As many of you know, West Virginia University Extension officials have been operating under verbal directives from officials from the United States Department of Agriculture (USDA) directing us to move swiftly to make changes to remove allegedly illegal Native American customs and rituals from our 4-H camping program. However, it has been extremely difficult to obtain any written clarification on this matter �€both in terms of specifics that need changing and about the time frame in which to make them.

Last week, I repeatedly asked USDA administrators to reduce to writing the agency’s directives to WVU Extension Services to remove certain Native American customs and rituals from our 4-H camping program. I have requested clarity and direction from them as to how we move forward in addressing the 4-H camping and educational programming issue as well as the formal complaint filed with the USDA ’s Office of Civil Rights. I have also requested flexibility in the implementation timeline.

In my conversations with Colien Hefferan, administrator, CSREES (Cooperative State Research Education and Extension Service, part of the USDA ) I have requested and expect to receive no later than the end of the day on Monday:

1. A report on a thorough review of the decisions and directives madeand communicated repeatedly to WVU Extension Service over the past monthsby two officers in USDA concerning changes to the 4-H camping program at WVU . It is because of these directives that WVU officials moved with such urgency to comply.

2. Written clarification regarding: USDA position on this issue; the specific discriminatory practices that must be addressed; the timeline for addressing the issues; and the methodology to be used in addressing the issue.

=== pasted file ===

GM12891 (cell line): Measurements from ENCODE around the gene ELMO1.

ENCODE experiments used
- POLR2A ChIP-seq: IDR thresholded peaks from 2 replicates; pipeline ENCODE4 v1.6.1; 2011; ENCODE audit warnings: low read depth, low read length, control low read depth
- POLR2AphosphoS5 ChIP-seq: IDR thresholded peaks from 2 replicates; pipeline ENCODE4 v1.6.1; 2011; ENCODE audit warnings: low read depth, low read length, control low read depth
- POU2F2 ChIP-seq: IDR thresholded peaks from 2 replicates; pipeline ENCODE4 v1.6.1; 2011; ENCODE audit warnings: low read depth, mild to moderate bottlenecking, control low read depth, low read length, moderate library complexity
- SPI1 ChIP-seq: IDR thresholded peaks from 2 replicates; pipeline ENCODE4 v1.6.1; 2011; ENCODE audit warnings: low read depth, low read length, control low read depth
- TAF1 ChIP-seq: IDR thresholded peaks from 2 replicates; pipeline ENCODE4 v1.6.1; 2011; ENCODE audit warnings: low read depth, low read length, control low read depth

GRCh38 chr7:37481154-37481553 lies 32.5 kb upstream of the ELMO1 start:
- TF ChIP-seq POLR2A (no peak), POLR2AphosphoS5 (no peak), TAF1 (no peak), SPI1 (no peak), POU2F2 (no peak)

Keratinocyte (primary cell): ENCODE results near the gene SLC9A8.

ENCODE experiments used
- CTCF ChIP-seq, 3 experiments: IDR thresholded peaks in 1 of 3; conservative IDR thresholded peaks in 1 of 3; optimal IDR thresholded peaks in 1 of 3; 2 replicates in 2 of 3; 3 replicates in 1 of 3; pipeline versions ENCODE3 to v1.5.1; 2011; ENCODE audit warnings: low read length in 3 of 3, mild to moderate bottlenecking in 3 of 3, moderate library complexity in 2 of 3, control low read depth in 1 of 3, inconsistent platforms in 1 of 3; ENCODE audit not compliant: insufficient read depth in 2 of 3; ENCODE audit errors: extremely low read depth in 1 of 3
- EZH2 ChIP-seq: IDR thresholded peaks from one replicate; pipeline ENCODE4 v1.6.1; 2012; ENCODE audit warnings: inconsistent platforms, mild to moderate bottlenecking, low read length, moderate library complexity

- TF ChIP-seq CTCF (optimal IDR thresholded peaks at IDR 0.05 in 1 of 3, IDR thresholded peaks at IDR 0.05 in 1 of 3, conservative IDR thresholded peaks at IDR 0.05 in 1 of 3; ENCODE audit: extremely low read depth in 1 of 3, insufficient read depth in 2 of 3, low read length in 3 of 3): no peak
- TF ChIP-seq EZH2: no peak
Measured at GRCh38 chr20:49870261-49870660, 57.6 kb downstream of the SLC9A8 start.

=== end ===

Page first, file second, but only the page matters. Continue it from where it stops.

The director of the USDA ’s Office of Civil Rights informed us in March that”nothing less than changes effective with the summer 2002 camping season will be acceptable.”While we acted with urgency based on this directive, I have asked Ms. Hefferan for flexibility with this time frame. With the lack of clarity about the specific practices and use of symbols and imagery to be addressed, and less than two months until the start of the camping season, I believeand the overwhelming majority of our staff, members, and leaders agreewe do not have sufficient time to make changes without significantly harming our 4-H program.

I have recommended to Ms. Hefferan that we use this summer’s camping season to take a transparent and thorough look at these issues and concerns about the 4-H camping program. I have appointed two Extension associate directors, both of whom are 4-Hers and All Stars, to lead this effort: Dave Snively, from our Center for Agricultural and Natural Resources Development, and Sue Jones, from our Center for 4-H, Youth, Family, and Adult Development. Dave and Sue will report directly to me throughout this process.

This has been a difficult and emotional issue for all families and individuals involved in 4-H in West Virginia. There has been much debate and discussion, and we have attentively listened to all sides.

In the course of my discussions with Ms. Hefferan, I have stressed that our foremost goal in this process is to keep West Virginia 4-H strong and ensure that we continue to educate and inspire young people through fun and memorable experiences. I believe she, and the staff at the USDA , will recognize this, reconsider their position, and work with us to preserve and strengthen our program.